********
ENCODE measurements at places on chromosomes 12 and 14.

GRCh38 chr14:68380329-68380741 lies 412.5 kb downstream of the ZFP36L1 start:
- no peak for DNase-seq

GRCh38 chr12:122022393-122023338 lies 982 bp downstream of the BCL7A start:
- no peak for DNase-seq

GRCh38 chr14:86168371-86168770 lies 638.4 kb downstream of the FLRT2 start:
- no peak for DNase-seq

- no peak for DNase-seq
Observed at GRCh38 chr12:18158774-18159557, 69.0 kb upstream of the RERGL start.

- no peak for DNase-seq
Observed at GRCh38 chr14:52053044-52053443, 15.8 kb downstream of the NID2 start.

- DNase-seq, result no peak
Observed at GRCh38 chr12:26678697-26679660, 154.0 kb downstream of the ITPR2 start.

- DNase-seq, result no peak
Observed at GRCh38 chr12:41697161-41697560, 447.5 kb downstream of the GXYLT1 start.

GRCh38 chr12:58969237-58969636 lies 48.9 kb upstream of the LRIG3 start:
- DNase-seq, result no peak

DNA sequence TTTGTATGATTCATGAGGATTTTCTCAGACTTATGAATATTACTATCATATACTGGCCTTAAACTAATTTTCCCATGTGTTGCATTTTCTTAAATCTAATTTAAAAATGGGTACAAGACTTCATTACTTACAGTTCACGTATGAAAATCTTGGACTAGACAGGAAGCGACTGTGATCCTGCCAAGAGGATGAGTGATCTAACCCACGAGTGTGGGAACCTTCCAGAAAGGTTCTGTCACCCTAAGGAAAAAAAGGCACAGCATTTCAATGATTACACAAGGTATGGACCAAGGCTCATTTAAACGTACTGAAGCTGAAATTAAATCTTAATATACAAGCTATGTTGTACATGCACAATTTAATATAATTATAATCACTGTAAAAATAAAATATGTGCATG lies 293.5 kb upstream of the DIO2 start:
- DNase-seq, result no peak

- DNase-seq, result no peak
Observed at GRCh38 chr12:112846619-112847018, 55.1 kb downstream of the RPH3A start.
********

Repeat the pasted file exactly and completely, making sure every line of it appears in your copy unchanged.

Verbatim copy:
ENCODE measurements at places on chromosomes 12 and 14.

GRCh38 chr14:68380329-68380741 lies 412.5 kb downstream of the ZFP36L1 start:
- no peak for DNase-seq

GRCh38 chr12:122022393-122023338 lies 982 bp downstream of the BCL7A start:
- no peak for DNase-seq

GRCh38 chr14:86168371-86168770 lies 638.4 kb downstream of the FLRT2 start:
- no peak for DNase-seq

- no peak for DNase-seq
Observed at GRCh38 chr12:18158774-18159557, 69.0 kb upstream of the RERGL start.

- no peak for DNase-seq
Observed at GRCh38 chr14:52053044-52053443, 15.8 kb downstream of the NID2 start.

- DNase-seq, result no peak
Observed at GRCh38 chr12:26678697-26679660, 154.0 kb downstream of the ITPR2 start.

- DNase-seq, result no peak
Observed at GRCh38 chr12:41697161-41697560, 447.5 kb downstream of the GXYLT1 start.

GRCh38 chr12:58969237-58969636 lies 48.9 kb upstream of the LRIG3 start:
- DNase-seq, result no peak

DNA sequence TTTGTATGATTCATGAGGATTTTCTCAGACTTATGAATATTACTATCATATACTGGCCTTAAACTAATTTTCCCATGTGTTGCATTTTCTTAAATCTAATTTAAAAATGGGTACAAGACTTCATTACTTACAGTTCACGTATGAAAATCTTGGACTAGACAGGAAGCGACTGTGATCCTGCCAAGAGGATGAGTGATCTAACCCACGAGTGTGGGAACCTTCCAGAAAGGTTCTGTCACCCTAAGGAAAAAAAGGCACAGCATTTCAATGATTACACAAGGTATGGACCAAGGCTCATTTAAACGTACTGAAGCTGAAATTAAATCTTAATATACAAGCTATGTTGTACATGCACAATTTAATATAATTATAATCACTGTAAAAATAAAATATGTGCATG lies 293.5 kb upstream of the DIO2 start:
- DNase-seq, result no peak

- DNase-seq, result no peak
Observed at GRCh38 chr12:112846619-112847018, 55.1 kb downstream of the RPH3A start.